I feel uncomfortable when people call me "sir" or "mister." I was in line at a drive thru the other day. I did not feel any different than any other day; however, the girl helping me kept calling me sir. "Here is your order sir." "Is that all sir?" "Have a nice day, sir." I felt really old and really odd. I could not believe someone would call me that, I felt the girl was mistaken. I started thinking, what makes one qualified to be called by a title of respect?




As far as I can tell, appearance is the only qualification we can base judgments of honor upon. How else is one supposed to identify a member of the upper crust of society? That day I was in the drive-thru; I was wearing my work clothes, button-down collared shirt and slacks. For men, the appearance of authority and respect derive from button-up collared shirts, slacks, tie, and suit jacket. For those of you who watch How I Met Your Mother, Barney Stinson is a prime example of how a suit impresses others. In this television show, Barney maintains a flawless surface of professional attractiveness. He maintains this professional appearance because he has no inner quality. Barney is completely selfish. The only relationships Barney maintains are those that benefit himself. While we can only base titles of respect on appearance, surfaces cannot tell us the reality of inner substance.




In the pursuit of a teaching career, I have volunteered time two years ago at North Medford's Opportunity High School. Teachers there told me to dress "above" the students so all the teachers at the school would be able to tell me apart from the students. I wore black slacks, tie, white-collar shirt, and a black jacket. I guess I did not dress up enough, because one student pulled me aside in class and asked if it really worked. I had no idea what he was talking about so I asked him to clarify his question. He then asked me, "Can you get cigarettes with that outfit on?" This student had assumed I was an underage teen trying to circumvent the age limit of purchasing tobacco products. I told him I could buy cigarettes for three years now and that I was a teacher assistant. The concept of ties and suits was incomprehensible to this young man. For our culture, formal wear is an archaic dress code.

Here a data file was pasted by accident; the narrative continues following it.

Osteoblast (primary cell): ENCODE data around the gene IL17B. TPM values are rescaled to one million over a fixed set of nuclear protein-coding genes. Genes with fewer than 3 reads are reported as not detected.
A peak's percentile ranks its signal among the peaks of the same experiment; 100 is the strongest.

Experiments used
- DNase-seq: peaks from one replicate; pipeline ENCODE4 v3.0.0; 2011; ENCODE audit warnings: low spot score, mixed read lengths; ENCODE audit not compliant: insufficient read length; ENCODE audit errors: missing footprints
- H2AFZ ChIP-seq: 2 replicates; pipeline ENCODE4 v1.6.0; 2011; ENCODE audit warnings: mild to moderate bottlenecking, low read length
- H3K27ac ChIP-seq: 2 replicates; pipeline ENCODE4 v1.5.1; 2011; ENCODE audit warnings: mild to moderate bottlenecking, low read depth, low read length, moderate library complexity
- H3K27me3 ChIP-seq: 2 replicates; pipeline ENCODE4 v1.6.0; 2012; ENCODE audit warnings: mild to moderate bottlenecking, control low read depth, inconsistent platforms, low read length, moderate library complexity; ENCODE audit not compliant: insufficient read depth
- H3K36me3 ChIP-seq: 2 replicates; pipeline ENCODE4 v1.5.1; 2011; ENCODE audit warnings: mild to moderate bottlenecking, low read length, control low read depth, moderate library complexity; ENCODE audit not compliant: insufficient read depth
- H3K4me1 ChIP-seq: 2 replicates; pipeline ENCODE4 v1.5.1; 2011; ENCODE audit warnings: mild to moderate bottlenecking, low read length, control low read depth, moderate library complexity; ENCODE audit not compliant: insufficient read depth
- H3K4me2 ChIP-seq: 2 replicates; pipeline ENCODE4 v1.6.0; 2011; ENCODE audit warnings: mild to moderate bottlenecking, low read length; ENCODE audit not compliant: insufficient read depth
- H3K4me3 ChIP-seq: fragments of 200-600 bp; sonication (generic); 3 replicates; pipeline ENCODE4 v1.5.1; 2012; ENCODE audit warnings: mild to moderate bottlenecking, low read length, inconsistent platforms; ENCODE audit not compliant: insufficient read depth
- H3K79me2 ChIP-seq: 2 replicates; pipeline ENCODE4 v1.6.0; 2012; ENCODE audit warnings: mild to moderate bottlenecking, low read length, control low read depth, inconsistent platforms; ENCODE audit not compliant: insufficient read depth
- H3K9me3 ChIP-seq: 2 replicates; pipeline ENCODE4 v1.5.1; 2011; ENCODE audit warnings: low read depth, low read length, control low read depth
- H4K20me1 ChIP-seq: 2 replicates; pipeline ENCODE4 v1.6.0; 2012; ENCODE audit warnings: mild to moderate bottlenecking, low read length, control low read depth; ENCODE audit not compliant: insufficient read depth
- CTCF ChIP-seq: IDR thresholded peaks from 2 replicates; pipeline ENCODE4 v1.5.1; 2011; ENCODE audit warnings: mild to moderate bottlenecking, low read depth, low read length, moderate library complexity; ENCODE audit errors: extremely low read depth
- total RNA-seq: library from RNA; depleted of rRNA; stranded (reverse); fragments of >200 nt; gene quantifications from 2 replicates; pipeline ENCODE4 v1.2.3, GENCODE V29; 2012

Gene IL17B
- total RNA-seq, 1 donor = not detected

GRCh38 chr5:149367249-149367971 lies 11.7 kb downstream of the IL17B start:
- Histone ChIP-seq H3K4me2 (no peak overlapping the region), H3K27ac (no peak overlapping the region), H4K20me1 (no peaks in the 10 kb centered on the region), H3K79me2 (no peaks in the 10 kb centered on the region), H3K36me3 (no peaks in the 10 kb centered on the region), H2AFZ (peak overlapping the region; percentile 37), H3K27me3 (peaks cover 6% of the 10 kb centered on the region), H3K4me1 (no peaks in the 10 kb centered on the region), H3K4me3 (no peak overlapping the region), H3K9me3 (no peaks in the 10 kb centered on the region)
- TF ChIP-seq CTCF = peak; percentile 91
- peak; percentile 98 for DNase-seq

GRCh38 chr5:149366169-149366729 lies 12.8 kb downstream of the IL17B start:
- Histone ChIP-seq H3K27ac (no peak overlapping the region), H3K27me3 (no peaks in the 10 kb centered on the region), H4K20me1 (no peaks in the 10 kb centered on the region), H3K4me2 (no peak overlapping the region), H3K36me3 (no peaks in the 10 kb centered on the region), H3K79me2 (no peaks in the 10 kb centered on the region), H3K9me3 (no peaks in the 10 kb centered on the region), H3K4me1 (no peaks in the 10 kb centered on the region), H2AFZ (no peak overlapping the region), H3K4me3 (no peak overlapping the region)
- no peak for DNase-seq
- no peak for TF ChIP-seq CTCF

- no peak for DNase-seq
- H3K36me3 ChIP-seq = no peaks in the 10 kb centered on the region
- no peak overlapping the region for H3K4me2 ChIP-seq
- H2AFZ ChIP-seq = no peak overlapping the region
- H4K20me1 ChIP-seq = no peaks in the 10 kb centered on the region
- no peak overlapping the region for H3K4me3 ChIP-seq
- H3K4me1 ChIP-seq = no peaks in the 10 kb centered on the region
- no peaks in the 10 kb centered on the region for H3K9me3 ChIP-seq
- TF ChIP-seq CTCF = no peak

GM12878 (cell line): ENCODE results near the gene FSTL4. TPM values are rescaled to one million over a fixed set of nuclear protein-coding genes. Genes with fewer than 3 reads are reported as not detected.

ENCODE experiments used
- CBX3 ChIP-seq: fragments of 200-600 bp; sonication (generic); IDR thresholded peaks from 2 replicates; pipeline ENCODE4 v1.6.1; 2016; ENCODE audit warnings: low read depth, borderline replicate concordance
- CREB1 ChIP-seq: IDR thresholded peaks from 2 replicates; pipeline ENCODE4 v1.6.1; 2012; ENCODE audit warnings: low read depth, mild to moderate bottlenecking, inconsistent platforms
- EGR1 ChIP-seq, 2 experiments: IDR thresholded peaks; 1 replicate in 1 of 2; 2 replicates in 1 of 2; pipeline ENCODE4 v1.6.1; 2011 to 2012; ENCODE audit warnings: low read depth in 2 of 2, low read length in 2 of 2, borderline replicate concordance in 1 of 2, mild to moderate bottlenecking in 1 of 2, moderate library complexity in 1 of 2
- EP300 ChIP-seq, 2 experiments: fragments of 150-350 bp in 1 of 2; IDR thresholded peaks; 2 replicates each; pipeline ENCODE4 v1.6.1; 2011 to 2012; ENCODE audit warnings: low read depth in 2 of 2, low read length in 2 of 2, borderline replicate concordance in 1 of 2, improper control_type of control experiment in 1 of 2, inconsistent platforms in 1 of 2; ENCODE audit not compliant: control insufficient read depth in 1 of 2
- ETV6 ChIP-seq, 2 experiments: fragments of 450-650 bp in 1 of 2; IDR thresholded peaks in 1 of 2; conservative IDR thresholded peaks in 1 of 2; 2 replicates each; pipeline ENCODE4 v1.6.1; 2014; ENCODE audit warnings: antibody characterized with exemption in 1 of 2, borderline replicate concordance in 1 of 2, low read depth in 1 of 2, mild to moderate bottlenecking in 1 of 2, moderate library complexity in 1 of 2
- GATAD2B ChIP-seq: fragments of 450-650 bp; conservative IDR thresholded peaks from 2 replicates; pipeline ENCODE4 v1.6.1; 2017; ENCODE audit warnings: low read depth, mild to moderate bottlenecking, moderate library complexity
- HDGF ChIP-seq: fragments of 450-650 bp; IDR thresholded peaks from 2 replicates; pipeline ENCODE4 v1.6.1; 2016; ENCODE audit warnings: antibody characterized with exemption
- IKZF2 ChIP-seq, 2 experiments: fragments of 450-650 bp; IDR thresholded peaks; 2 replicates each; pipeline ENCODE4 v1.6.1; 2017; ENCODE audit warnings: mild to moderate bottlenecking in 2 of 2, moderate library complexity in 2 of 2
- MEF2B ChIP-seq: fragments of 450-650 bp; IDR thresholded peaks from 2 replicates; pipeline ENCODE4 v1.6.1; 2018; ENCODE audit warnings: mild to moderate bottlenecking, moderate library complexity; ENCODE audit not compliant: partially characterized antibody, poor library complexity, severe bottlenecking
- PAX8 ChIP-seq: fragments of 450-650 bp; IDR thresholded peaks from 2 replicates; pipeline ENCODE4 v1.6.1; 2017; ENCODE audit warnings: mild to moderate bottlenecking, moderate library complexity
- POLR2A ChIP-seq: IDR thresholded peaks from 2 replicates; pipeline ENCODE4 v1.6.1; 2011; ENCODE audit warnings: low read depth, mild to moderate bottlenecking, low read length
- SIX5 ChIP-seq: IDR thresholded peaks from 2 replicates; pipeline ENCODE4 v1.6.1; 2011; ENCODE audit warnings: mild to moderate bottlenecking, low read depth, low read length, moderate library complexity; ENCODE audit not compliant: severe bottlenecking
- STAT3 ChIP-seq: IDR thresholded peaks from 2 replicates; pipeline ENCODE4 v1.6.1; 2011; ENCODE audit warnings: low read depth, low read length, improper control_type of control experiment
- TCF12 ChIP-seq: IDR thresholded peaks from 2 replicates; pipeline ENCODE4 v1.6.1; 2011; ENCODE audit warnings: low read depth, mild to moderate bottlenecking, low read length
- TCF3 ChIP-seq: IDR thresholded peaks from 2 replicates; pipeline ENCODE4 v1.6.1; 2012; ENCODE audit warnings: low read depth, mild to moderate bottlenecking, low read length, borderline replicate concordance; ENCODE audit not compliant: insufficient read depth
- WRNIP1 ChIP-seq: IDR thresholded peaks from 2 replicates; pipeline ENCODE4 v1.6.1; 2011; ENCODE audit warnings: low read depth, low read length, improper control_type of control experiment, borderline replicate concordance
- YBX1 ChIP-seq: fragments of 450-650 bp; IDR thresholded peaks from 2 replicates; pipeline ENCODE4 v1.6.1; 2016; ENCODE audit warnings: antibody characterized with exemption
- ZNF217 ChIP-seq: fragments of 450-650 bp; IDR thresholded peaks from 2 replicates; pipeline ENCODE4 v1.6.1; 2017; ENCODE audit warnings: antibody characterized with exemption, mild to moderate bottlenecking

Our culture tells us not to wear ties because they are uncomfortable. We are supposed to wear the most informal choice allowed because formal wear often intimidates others. Thus, we reason, those who wear formal clothes must be important because they have no other choice. They must be a businessman or an important person. In the prescence of such a person, one feels they must put aside their individuality as well in order to operate on that higher plane of professionalism. Our culture is unfamiliar with formal wear because it is uncomfortable to wear and see.




I love dressing up but I also hate being treated different. Even though I have survived college, committed to a relationship, and proved to be a responsible person I do not believe I am worthy of a "Sir" or "Mister" title. Why would being treated better bother me? Every year it is harder to retain my individualistic youth. Soon, I can give up any thought of getting a mohawk, piercing my ears, starting a noise rock band, or becoming an indie film director. Pretty soon, I will forever be an adult and I will long to relive my youth.




is a graduate of Southern Oregon University with a degree in English. He lives in Ashland with his fianc&

233;.